Review: Shotgun Bike Tow Rope

We’ve recently had the pleasure of testing a Shotgun Bike Tow Rope ($60.00, or $90 Shotgun Bike Tow Rope + Child Hip Pack Combo) and it’s great! Six thumbs and two dew claws (that’s all of us) up.

The Shotgun Bike Tow Rope, like most bike tow ropes, is designed for mountain biking and I’ll admit we’re not big mountain bikers, but I’ve long seen the benefits of have a means for towing kids uphill, paved or not. Despite intuiting how useful a tow rope could be, I hadn’t used one (a “real” one, that is) prior to the Shotgun since I didn’t see a way to tow the two kiddos at once. Having kids close enough and size and ability that I could carry them together on my bike was wonderful when they were little, but having them always wanting to be doing the same thing at the same time made towing unworkable. Back in the day I toyed with the idea of getting two tow ropes and trying to tow the kids side by side, but was told it’d probably only work to tow inline with me towing one kid who then towed the other and I knew they wouldn’t be amenable to that.

Attaching the Shotgun Bike Tow Rope
My Big Dummy is a foot longer than a regular bike so rather than lasso the rope over my saddle as designed I looped it through the hole at the back of my Xtracycle FlightDeck. It seems very versatile in terms of attaching to various parts of your rig if the back of your bike has a lot going on that might get in the way of the traditional saddle lassoing method. That said, I also did some towing with a regular bike to confirm it didn’t feel weird to sit on the strap and it was perfectly comfortable. I assumed this product designed for mountain bikers in two-part baggy mtb shorts over padded liners might not feel the same with unpadded mom jeans so I’m happy to report I was wrong. As for the trailing end of the rope, I towed the kids attaching it to their bikes using both methods–quickly slung over the stem and carefully clipped under the stem (see the video at the bottom of the page for details). Both felt secure.

Towing both kids around the park (and then towing one home while waving a big stick around and not pedaling whatsoever) was a lot of fun, but wasn’t the hardiest test of what the Shotgun Bike Tow Rope can do. Enter a long ride to the pumpkin farm. Into a headwind.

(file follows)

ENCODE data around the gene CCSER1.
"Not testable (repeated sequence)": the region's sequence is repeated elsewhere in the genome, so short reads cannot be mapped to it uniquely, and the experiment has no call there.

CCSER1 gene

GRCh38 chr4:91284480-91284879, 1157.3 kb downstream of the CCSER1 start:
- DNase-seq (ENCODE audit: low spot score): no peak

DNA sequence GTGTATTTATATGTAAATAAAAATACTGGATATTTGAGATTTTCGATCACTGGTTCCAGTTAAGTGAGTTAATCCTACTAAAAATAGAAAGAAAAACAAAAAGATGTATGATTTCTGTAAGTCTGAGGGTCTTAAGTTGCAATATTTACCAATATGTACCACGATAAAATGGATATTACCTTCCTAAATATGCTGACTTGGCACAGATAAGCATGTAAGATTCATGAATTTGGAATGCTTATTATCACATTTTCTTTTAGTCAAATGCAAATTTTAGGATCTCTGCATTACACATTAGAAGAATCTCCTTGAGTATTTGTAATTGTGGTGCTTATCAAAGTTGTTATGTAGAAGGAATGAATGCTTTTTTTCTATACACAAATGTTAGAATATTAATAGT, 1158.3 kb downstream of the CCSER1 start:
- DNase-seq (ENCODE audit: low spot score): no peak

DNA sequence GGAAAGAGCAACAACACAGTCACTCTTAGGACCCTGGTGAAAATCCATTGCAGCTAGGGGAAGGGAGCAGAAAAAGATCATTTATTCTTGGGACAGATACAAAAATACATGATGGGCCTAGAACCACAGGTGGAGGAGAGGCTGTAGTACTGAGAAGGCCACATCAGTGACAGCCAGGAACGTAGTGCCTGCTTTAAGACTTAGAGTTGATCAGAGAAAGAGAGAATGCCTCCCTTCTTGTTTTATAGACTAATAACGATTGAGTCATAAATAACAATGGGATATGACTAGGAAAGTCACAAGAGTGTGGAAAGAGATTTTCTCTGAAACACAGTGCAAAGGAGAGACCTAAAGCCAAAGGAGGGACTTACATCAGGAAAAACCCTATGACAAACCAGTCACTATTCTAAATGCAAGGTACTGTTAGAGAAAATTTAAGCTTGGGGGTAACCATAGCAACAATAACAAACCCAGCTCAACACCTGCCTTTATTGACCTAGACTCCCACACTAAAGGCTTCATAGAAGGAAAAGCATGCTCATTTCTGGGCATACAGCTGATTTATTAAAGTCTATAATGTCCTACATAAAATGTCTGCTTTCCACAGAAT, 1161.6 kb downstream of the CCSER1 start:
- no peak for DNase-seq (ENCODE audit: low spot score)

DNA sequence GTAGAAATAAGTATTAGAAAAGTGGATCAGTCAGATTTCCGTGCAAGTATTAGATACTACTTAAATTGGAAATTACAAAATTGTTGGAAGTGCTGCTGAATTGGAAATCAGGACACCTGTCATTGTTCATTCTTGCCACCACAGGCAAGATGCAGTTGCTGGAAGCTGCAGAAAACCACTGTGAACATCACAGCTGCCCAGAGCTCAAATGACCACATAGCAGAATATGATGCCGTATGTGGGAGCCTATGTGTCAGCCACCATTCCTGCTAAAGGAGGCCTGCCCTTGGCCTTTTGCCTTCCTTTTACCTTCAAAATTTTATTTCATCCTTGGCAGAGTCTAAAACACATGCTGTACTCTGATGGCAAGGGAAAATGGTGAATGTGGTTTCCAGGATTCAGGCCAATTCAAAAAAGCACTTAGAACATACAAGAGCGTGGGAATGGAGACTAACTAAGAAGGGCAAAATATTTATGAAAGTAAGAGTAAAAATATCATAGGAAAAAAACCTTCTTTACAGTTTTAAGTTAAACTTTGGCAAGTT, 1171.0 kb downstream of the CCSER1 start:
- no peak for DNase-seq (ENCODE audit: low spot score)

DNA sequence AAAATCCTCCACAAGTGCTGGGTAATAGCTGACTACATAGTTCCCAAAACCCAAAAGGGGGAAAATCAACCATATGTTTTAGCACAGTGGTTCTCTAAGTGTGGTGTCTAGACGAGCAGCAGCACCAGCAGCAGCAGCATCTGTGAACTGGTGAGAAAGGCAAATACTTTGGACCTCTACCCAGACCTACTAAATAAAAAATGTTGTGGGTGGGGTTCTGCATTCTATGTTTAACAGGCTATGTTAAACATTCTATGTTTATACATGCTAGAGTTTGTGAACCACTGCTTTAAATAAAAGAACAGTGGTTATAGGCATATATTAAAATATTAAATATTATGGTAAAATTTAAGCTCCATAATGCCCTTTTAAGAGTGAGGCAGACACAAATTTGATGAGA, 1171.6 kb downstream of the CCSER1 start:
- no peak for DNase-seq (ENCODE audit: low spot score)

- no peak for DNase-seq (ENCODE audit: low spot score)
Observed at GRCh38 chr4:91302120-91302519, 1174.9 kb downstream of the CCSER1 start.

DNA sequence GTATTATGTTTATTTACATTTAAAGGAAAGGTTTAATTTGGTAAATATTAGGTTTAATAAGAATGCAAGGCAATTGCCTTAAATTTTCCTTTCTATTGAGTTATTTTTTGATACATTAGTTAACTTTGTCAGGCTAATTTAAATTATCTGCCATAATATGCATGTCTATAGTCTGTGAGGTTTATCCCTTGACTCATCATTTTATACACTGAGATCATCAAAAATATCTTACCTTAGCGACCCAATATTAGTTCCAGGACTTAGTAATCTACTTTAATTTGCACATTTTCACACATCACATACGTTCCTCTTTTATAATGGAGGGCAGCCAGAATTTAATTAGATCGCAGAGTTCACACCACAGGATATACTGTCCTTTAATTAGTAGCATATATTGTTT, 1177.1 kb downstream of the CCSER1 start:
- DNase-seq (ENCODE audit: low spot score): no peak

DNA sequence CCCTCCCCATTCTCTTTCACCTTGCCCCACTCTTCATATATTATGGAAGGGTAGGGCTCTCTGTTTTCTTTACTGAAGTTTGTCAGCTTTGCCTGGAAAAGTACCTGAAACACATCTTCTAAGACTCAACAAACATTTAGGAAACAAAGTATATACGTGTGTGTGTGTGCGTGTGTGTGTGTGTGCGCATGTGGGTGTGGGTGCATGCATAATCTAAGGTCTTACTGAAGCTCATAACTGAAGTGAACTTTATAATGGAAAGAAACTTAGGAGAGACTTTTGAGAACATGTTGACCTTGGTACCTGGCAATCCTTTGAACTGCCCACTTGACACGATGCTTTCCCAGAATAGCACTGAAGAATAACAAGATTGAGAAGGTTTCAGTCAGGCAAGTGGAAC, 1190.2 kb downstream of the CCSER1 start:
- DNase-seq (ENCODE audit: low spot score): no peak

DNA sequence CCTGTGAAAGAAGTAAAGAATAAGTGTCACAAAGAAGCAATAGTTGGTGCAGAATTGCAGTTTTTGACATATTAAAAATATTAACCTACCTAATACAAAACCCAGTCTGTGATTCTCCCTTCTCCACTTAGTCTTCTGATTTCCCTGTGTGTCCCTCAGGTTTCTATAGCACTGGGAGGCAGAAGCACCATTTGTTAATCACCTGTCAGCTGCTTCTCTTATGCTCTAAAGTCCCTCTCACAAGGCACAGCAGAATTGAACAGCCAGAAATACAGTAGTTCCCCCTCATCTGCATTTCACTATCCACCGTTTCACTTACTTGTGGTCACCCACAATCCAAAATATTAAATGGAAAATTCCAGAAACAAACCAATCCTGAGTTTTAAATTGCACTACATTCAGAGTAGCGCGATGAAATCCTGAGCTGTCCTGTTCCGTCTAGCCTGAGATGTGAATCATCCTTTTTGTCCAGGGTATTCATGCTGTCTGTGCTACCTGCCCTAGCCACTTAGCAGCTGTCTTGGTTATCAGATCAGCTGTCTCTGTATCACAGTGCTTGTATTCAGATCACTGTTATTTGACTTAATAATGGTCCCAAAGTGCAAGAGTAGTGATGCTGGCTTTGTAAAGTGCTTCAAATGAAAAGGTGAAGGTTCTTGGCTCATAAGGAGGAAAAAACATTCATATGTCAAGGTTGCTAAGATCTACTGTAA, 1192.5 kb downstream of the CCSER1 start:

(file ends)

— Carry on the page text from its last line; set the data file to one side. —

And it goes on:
First I should note that I’ve done my fair share of DIY towing using long non-stretchy cargo straps, dragging the kids around on their bikes, skateboards, longboards, and snowboards. The kids love it and I find it fun for the novelty, but it’s a heck of a lot of work! I’m glad to have had all this DIY towing experience because it’s made me uniquely qualified to say the Shotgun Bike Tow Rope is AMAZING! My 14-year old has a creative pedaling cadence that makes riding a tandem together or towing with a non-stretchy cargo strap very unpleasant for me, but the Shotgun completely dampens any jerkiness happening behind me! We linked up for three miles in the middle of our 16-mile journey to the pumpkin farm on a very slight uphill and into a headwind and while it was tiring, the stop-and-go pedaling happening behind was impossible to detect. I could tell when there was absolutely no pedaling happening for long stretches of coasting because I had to work harder, but the pedal-pedal-coast……pedal-pedal-coast…… typical of my co-tester didn’t register.

DIY towing three years ago:

Proper towing with the Shotgun Bike Tow Rope this year:

As noted above you can purchase the tow rope à la carte, but the hip pack is adorable. I love that the waist strap adjusts big enough to fit on me so I’ve claimed the hip pack as mine. But I also love that it’s designed to be worn by the kiddo. Having the towed kid in charge of bringing the tow rope and tasked with carrying it is just brilliant. The pack is covered with cute animals riding bikes (whom you can find in the book “Shred Til Bed – The MTB Animal Alphabet”, available on the Kids Ride Shotgun website) and it comes with cute stickers, too.

We all have 26-inch wheels these days and the tow rope works for all sizes of bikes. The website FAQ states the tow rope is designed for kids, but works for adults, too (it’s rated to 500lb). When I posted one of our test runs on my Instagram, BikePOC PNW adventurers commented that they bring theirs on all BikePOC PNW group rides in case of “catastrophic mechanicals.” I don’t know if this means they often haul adults with broken chains 50 miles up gravel mountains, but that’s certainly what I’m picturing.

The tow rope ships free to the US from New Zealand (free US shipping on all orders over $39). If you’re in Portland, like me, you can find them at REI and The Outer Rim–check the find a stockist page for other retailers in any area.

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